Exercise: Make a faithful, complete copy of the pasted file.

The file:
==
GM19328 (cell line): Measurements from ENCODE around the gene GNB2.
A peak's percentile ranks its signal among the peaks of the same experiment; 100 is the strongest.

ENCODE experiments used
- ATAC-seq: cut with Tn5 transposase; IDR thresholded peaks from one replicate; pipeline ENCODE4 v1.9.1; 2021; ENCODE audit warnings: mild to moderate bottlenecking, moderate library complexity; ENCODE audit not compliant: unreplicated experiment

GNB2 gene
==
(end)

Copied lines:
GM19328 (cell line): Measurements from ENCODE around the gene GNB2.
A peak's percentile ranks its signal among the peaks of the same experiment; 100 is the strongest.

ENCODE experiments used
- ATAC-seq: cut with Tn5 transposase; IDR thresholded peaks from one replicate; pipeline ENCODE4 v1.9.1; 2021; ENCODE audit warnings: mild to moderate bottlenecking, moderate library complexity; ENCODE audit not compliant: unreplicated experiment

GNB2 gene